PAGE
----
This cookbook was published under the Betty Crocker imprint by General Mills in 1943. (We just watched Captain America:The First Avenger two nights ago, and it takes place at about the same year!)
During World War II Americans at home-made sacrifices in an effort to send all the support possible to the armed forces. Imports were restricted. Tires, gasoline, and food were a crucial necessity for overseas troops and so were strictly rationed for those at home. At the website for the National WWII Museum, ration books are described as follows:
“The U.S. government’s Office of Price Administration established a system of rationing that would more fairly distribute foods that were in short supply. Every American was issued a series of ration books during the war. The ration books contained removable stamps good for certain rationed items, like sugar, meat, cooking oil, and canned goods. A person could not buy a rationed item without also giving the grocer the right ration stamp. Once a person’s ration stamps were used up for a month, she couldn’t buy any more of that type of food.”
It logically follows that information on how to make food last, to make creative and healthy meals with limited ingredients became highly sought-after by homemakers at the time.
This was the mission of Your Share. The image of Betty Crocker on the opening page is the sternest of all the portraits. Her serious stance is fitting as she calls on the reader to be, “the women behind the men, behind the guns.” She hails the efforts and role of women in the defense of our country, the “soldiers on the homefront.” “Hail to the women of America! And we salute you all!” It is quite a rousing foreword!
A few of the earlier cookbooks in this challenge stand out above the rest, and this one joins those few as favorites of mine. It has the same features that I love in the others: the old graphics and humorous drawings, the less-than-familiar recipes and combinations of ingredients, the glimpse of bygone dishes. But Your Share is not just a vintage cookbook, it offers a unique perspective on the WWII era, on what it meant to provide for the family at that time.
I have read many magazine articles, cookbooks and websites about cooking economically, healthfully, and getting the most from your grocery budget.
It’s certainly not a new idea, and it wasn’t a new idea in the 40’s either. However, the stress and pressure of having to make those rations last an entire month must have been incredibly difficult. I cannot imagine how large families made this work.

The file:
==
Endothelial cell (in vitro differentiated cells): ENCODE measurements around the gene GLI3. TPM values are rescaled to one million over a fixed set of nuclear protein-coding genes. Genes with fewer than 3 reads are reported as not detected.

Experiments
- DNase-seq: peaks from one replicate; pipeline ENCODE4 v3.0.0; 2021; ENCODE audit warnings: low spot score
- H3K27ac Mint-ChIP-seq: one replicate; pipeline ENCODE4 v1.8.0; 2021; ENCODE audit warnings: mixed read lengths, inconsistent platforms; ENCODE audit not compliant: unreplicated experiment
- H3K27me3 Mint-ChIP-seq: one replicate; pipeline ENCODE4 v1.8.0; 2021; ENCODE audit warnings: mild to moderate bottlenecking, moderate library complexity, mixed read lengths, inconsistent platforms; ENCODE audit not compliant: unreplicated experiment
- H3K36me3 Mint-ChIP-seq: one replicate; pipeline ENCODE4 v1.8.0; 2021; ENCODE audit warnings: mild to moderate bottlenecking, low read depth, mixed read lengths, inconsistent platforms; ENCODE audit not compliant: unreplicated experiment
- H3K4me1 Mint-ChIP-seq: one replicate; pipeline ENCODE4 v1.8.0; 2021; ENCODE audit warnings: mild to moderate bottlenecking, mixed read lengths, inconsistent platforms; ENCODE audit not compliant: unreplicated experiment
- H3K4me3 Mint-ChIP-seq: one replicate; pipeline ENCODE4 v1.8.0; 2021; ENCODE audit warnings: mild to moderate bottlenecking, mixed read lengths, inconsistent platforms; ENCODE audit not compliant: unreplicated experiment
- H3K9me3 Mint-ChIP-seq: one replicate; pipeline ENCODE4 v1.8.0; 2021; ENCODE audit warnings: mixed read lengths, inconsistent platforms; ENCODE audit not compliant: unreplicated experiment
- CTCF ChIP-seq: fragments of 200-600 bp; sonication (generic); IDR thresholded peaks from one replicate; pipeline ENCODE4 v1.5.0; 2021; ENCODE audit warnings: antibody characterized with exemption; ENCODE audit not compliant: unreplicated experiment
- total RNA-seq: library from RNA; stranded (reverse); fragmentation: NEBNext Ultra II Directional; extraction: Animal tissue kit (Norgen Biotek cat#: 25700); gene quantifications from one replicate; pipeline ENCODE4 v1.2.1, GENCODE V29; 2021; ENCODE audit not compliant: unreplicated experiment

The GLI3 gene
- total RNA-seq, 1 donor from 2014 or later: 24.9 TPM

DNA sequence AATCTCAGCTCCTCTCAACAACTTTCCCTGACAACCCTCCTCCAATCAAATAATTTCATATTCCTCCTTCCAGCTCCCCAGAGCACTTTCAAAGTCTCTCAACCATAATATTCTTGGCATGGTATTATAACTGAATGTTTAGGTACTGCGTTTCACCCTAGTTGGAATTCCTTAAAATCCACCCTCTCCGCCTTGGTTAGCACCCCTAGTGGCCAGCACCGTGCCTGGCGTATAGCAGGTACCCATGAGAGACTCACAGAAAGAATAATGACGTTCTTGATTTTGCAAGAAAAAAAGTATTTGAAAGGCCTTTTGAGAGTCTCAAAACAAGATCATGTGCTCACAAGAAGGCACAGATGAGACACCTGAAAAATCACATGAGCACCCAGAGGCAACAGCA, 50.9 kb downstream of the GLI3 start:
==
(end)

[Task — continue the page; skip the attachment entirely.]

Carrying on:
It’s fascinating to read this book and see the ideas and information put forth. There are dozens of tips and recipes to extend food to its maximum reach. Mixing butter with milk, gelatin, and food coloring to extend the supply. Watching that butcher to be sure his thumb wasn’t on the scale, and asking for all the trimmings to use for soups and stock.
Guides for cooking the toughest (and cheapest) cuts of meat. Use more cheese in main dishes as a high-protein substitute in place of meat.
And tips for “sparing the sweets” to conserve limited rations of sugar.
In addition to food supply-stretching tips, there are suggestions for meals, accommodating complicated work schedules, and even for entertaining! My favorite is the idea of a “hobo” party: serving food such as pigs in a blanket or peanut butter sandwiches “hand-out” style on the lawn or in the living room. The party includes tin plates and cups, an artificial fire, and a bandanna to use as a knapsack!
It is a patriotic and hopeful little cookbook. And sure, it is also a clever campaign from General Mills and Betty Crocker to be the go-to source for homemakers, for food products and cooking tips at wartime and beyond.
Here is a recipe from the book for War-Time Cake. It is along the same lines as the Wacky Cake my grandmother used to make.
War-Time Cake… Eggless, Milkless, Butterless
This recipe is from Your Share Cookbook. The ingredients and directions below are listed and formatted as they are in the cookbook, to convey the vintage charm!
Mix in saucepan…
- 1 cup brown sugar
- 1-1/4 cups water
- 1/3 cup lard or other shortening
- 2 cups seeded raisins
- 1/2 tsp. nutmeg
- 2 tsp. cinnamon
- 1/2 tsp. cloves
Boil for 3 min. Cool.
- 1 tsp. salt
- 1 tsp. soda
- 2 tsp. water
- 2 cups sifted Gold Medal Flour
- 1 tsp. baking powder
Pour into greased, floured 8-in. square pan. Bake about 50 min. in slow mod. oven (325°). Delicious uniced.